Friday, May 28, 2010
Be Kind Rewind
The following column is reprinted from the February issue of Providence Monthly (including the stuff my youthful editors somehow deem necessary to leave out):
Rewind # 1: Iron Man 2 is most obviously a sequel, the more full-bodied follow-up to the streamlined Marvel Comic actioneer that took audiences by storm in 2008, an entertainingly schizoid movie that works hard to deliver some more snack, crackle and pop for the multitudes of fan boys. The cool thing is that actor/director Jon Favreau almost subversively pumps some real directorial charm and panache to the non-action scenes, almost to the point of emasculating the go-for-the-popcorn high-tech effects, comic book clashes, and over-the-top spectacle. Audiences seem to be responding well once again, upping the possibility that if Favreau goes for another shot at the franchise, it might be the most gonzo Part 3 yet.
The movie is extremely shiny and tempered, but the overt story and the CGI spectacles take a certifiable second place to theatrics and repartee among the movie’s big name part-playing population, beginning with the rapid fire mumbling oratory of Robert Downey and his time-warping charm. Downey’s a true propellant contemporary movie star, and the narcissistic air of a nervy capitalist suits him exquisitely, delivering each new bombastic comic book line with a curry-and-par swipe and a hilariously provocative aplomb. Downey is so right on as the guy without the suit, that each of the movies suffers a bit each time the super hero metallic duds are donned and his twisty yapper gets hidden away.
Favreau is an actor’s director, and he allows all of his principles to follow Downey’s animated flow, causing actual sparks to fly in Downey’s sideways exchanges with an impeccably subtle Gwyneth Palthrow and an appropriately campy (and comely) Scarlett Johansson, much of it coolly conjuring up the patented stylings of screwball comedy. The sharp repartee and the heightened dialogue is also neatly bandied about by such nifty scene stealers as Don Cheadle as good buddy and sidekick, Samuel Jackson as a robustly macho military man, fave rave scene-chewer Mickey Rourke as Russian baddie with a cockatoo, and secret weapon Sam Rockwell as perhaps the drollest comic book villain so far, all of them trading barbs, eye-rolling, and put-downs with sleek fervor. Iron Man 2 doesn’t mean much of anything, and doesn’t purport to, it simply swaggers its way to the finish line, providing some first class diversion between the sound of metal clanking and things blowing up.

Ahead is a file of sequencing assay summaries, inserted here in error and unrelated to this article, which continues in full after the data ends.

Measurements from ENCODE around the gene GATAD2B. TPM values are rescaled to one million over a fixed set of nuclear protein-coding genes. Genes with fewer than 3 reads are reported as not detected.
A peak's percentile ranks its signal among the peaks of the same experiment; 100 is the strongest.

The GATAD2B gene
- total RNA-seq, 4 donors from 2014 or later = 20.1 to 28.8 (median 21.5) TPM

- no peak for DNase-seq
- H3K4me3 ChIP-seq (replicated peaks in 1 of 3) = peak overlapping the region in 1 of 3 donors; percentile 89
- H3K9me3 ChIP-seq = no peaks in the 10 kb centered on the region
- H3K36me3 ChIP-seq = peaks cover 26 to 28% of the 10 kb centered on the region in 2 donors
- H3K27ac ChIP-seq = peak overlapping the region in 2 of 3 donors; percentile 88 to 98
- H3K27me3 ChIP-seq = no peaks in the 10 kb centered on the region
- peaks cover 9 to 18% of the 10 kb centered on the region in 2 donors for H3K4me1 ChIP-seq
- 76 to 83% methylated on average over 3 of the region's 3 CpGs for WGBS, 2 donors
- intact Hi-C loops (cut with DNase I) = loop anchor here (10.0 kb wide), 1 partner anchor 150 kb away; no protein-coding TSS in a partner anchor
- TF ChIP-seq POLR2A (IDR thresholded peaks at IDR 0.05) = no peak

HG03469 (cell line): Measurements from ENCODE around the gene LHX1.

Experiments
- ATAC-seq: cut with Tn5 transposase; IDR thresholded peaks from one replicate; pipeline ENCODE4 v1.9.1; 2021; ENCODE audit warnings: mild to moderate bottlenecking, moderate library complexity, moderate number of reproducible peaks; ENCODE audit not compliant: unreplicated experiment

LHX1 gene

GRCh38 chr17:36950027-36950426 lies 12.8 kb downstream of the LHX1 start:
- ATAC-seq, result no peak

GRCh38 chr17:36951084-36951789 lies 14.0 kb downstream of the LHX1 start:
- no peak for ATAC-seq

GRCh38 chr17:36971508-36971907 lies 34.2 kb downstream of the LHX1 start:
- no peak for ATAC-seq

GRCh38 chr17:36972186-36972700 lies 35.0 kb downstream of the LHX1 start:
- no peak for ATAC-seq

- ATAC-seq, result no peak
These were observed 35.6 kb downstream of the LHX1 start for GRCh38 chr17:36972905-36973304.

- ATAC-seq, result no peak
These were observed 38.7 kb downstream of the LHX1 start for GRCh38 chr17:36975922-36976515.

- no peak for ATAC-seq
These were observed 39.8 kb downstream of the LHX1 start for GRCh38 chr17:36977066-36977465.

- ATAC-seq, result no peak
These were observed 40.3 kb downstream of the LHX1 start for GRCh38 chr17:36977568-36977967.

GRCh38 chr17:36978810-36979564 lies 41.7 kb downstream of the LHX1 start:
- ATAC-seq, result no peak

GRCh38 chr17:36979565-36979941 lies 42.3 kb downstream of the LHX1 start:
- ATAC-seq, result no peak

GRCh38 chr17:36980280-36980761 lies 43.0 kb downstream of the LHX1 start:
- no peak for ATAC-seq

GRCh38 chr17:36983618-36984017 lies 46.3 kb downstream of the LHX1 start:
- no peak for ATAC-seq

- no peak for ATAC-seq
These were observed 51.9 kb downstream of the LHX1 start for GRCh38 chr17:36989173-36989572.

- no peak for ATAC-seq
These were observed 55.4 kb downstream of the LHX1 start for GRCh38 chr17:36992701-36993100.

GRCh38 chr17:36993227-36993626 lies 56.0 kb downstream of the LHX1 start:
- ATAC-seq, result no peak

Rewind # 2: Like most knee-bending worshippers to the altar of rock and roll, I can’t resist a rock doc, and I’ve probably screened a few dozen of them. The vast majority traffic in broken dreams, past glories, druggy excesses, psychological afflictions, rise and falls, or just plain ascensions to rock and roll nirvana. It’s a Bash!, a new rock doc that chronicles the story of Attleboro-formed and Providence-made Neutral Nation, operates with a decidedly alternative mind set, unwinding as a true life tale of infectious rock and roll spirit, ongoing camaraderie, and working class pluck.
Director David Bettencourt (rapidly becoming a local filmmaker of some note, responsible for two highly credible prior works, You Must Be This Tall: The Story of Rocky Point Park and On the Lake: Life and Love in a Distant Place), does a wonderful job recreating the resolutely typically tale of the band’s movement from in-yer-face noise-makers to beloved local music scene headliners, gathering some smartly reflective and self aware talking heads footage from the individual band members (particularly Mike Yarworth, Tom Buckland, and Dave Chabot), and handsomely piecing together the Providence/ Living Room spawned scene of punk and indie rock.
Of course, I spent a whole lotta of my time embedded in that very scene during my youthful glory days, and the film helps prove that Neutral Nation were indeed something special, regular guys who, in their heyday, conveyed an ever widening sense of New England tribal inclusiveness and a constantly burgeoning down-to-earth craftsmanship, making a particular mark as one of those special bands with a whom audiences want to share a sensibility, a song, and a beer. Whether you catch the documentary, or catch the boys live at one of their perpetual reunion shows, you’ll never have to worry about Neutral Nation delivering the goods, with passion, verve, and some crooked smiles.